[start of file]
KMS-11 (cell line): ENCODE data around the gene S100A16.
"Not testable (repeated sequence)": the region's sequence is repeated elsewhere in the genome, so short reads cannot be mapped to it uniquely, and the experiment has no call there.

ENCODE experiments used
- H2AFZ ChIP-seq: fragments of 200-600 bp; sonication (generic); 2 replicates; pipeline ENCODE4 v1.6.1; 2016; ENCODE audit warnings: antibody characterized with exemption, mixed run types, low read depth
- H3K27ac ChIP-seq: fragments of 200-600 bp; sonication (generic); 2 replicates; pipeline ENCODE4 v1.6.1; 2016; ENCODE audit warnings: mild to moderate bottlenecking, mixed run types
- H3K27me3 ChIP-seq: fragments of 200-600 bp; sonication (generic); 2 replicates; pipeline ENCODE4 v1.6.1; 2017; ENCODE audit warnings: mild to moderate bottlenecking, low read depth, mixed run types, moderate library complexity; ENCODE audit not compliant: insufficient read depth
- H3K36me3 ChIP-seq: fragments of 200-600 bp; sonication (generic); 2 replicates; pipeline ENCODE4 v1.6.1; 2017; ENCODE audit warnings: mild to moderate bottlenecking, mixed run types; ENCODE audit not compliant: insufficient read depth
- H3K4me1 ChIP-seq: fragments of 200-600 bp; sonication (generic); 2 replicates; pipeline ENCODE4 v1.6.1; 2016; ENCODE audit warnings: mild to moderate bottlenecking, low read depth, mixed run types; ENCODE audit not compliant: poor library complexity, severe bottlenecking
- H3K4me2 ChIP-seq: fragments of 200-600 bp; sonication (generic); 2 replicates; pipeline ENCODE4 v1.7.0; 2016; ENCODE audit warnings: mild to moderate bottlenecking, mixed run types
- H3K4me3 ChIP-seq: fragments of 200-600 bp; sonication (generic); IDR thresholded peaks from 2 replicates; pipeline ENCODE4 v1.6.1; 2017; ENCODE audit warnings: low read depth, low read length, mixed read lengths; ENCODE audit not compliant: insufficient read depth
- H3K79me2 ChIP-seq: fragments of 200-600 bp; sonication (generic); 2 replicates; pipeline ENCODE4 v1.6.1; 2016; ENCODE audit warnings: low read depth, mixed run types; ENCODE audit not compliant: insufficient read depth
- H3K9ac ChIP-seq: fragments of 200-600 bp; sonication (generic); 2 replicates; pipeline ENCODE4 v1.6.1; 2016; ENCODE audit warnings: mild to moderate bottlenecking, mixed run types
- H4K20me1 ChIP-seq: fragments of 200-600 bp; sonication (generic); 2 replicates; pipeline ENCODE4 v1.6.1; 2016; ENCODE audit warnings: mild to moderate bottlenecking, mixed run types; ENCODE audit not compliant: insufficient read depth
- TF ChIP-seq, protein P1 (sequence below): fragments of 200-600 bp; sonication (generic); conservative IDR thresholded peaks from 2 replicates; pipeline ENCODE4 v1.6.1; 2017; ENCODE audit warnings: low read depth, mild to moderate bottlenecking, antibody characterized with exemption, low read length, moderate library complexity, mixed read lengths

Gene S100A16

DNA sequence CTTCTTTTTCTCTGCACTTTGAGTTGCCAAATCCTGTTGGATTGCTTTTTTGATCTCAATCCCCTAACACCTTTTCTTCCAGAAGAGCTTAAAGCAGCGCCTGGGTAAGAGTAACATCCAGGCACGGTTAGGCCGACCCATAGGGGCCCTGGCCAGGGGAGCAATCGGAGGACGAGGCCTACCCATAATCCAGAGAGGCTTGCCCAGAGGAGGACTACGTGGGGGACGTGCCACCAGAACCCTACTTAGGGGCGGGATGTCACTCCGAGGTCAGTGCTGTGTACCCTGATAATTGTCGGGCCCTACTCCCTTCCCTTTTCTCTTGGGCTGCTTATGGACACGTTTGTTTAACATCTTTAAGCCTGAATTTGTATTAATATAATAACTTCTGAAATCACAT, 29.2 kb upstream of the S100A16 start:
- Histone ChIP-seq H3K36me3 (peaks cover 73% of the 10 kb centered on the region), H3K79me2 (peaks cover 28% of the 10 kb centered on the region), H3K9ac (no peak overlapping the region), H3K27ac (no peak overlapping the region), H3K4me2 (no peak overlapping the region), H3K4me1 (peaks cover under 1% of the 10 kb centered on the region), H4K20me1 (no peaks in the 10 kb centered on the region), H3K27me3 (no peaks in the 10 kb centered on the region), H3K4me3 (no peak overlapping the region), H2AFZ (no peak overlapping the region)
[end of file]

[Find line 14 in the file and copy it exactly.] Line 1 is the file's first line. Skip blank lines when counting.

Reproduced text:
- TF ChIP-seq, protein P1 (sequence below): fragments of 200-600 bp; sonication (generic); conservative IDR thresholded peaks from 2 replicates; pipeline ENCODE4 v1.6.1; 2017; ENCODE audit warnings: low read depth, mild to moderate bottlenecking, antibody characterized with exemption, low read length, moderate library complexity, mixed read lengths